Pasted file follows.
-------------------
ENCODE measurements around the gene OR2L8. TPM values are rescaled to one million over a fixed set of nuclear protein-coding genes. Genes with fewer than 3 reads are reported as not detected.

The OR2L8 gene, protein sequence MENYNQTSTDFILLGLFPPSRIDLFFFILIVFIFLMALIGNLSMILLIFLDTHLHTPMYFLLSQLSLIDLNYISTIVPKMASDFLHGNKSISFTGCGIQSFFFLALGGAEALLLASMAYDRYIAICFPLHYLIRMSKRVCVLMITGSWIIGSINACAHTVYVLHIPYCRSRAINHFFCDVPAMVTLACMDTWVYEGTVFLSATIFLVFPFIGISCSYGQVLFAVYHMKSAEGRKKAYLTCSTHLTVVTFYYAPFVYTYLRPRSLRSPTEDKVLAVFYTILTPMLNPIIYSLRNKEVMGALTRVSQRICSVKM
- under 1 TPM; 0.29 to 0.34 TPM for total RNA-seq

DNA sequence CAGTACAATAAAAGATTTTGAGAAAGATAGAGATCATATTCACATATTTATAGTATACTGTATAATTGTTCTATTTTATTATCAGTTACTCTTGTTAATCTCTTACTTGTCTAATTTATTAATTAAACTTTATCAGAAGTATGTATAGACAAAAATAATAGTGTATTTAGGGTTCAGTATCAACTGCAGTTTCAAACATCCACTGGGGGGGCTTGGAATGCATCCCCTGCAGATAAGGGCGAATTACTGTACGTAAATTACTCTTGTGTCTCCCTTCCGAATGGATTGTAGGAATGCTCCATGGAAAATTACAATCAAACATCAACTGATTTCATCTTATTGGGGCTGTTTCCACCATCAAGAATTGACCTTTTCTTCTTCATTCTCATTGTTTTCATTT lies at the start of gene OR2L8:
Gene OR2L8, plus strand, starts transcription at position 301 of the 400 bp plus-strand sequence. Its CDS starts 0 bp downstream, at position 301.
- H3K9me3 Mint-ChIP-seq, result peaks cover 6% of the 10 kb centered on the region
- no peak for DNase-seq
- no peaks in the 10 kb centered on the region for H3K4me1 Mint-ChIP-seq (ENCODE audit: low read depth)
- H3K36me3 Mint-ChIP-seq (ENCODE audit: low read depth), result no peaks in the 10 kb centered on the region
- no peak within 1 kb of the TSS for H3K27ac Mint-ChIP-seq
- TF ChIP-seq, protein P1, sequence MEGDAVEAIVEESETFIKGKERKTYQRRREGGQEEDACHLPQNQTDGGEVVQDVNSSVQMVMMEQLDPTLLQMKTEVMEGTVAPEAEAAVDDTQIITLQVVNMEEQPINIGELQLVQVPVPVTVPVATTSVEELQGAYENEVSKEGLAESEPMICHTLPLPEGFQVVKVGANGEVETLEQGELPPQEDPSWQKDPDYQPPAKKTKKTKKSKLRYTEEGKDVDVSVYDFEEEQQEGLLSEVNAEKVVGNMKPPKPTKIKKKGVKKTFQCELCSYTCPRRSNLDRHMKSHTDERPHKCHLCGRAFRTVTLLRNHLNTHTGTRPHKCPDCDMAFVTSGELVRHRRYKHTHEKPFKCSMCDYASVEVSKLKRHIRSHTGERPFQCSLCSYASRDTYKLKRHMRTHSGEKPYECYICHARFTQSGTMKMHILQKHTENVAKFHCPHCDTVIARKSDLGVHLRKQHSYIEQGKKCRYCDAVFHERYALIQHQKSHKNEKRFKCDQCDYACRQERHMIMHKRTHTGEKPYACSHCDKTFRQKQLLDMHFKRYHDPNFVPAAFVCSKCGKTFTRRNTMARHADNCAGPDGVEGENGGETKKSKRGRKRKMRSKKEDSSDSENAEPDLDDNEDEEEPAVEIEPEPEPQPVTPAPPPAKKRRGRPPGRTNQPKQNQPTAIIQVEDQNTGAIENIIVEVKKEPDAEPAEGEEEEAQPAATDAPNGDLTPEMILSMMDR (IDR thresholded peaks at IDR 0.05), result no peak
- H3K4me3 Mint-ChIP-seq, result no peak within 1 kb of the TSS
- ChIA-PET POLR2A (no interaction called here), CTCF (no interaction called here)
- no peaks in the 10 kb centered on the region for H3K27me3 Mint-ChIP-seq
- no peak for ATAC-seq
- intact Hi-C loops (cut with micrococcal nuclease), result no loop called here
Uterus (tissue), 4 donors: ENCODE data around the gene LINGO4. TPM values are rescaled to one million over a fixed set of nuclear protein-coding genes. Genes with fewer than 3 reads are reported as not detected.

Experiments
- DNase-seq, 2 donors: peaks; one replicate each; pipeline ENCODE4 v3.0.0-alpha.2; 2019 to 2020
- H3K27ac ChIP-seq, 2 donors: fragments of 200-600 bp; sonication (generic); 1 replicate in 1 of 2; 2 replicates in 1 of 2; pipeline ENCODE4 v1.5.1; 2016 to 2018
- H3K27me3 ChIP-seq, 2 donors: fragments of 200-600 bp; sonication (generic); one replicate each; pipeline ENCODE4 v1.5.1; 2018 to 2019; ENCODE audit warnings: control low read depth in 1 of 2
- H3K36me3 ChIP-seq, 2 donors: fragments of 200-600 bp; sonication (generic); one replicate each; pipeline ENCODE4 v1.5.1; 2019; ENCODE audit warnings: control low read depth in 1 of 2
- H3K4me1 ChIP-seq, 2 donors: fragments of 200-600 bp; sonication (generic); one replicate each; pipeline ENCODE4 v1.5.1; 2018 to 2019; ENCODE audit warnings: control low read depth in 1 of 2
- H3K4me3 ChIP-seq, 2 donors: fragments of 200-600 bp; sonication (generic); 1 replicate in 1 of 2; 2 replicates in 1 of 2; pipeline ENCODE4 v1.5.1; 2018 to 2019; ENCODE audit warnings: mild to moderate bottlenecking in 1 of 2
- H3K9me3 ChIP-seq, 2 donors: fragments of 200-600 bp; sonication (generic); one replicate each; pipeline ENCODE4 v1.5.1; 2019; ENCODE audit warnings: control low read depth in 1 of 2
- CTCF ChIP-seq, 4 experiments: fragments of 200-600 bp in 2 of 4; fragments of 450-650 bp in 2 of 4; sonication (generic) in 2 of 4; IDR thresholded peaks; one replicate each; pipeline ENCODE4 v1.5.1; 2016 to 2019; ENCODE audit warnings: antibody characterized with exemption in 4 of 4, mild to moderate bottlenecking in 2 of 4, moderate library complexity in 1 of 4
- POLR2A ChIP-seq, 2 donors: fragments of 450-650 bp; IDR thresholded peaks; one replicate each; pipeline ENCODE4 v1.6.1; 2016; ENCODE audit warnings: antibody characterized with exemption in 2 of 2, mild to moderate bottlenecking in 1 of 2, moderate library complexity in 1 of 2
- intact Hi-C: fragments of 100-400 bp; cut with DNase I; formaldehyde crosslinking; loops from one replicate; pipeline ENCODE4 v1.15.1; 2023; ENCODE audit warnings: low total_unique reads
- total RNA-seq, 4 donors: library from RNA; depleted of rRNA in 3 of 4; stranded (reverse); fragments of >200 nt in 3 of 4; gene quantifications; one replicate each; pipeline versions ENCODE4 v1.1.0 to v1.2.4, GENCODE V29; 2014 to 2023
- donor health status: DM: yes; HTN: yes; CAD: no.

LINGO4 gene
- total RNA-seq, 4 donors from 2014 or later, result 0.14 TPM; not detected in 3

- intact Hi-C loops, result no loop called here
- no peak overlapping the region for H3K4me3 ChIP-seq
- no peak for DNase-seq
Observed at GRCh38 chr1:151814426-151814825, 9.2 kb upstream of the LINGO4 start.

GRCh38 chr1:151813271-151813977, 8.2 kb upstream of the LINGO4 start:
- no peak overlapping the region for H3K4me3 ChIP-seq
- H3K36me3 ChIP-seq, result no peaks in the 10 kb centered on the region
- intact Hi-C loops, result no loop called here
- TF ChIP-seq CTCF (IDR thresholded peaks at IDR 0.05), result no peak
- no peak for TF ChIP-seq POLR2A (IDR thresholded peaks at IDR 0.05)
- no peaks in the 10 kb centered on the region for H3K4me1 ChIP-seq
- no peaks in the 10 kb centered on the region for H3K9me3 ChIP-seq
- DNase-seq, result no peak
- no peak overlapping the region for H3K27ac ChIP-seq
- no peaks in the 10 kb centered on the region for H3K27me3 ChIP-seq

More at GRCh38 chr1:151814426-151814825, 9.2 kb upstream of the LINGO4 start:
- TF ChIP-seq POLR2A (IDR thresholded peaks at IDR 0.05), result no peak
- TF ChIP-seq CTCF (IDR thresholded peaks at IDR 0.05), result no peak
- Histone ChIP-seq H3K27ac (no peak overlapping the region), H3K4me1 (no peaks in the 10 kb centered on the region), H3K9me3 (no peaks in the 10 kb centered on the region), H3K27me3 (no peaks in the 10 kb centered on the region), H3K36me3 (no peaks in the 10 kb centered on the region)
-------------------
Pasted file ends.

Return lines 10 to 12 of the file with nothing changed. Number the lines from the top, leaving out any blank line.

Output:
- no peak within 1 kb of the TSS for H3K27ac Mint-ChIP-seq
- TF ChIP-seq, protein P1, sequence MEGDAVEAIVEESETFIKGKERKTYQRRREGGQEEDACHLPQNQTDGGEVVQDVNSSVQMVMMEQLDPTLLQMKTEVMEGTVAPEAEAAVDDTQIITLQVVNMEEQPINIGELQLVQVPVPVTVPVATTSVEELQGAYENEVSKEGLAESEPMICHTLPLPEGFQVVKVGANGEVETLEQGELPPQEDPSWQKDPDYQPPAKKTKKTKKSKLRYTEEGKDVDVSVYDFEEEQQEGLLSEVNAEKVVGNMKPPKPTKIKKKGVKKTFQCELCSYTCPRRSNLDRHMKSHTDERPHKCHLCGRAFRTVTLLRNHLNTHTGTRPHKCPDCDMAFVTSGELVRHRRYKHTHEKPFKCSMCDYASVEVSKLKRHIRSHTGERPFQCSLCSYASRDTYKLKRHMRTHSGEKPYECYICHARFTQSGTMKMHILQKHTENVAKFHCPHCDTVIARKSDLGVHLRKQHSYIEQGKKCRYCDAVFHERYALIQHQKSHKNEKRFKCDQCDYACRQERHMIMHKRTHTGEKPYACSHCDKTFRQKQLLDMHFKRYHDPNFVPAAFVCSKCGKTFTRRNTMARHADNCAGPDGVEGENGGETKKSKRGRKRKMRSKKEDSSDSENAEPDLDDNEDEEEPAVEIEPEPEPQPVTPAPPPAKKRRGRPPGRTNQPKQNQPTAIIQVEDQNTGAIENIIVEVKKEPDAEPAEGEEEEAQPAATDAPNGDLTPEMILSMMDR (IDR thresholded peaks at IDR 0.05), result no peak
- H3K4me3 Mint-ChIP-seq, result no peak within 1 kb of the TSS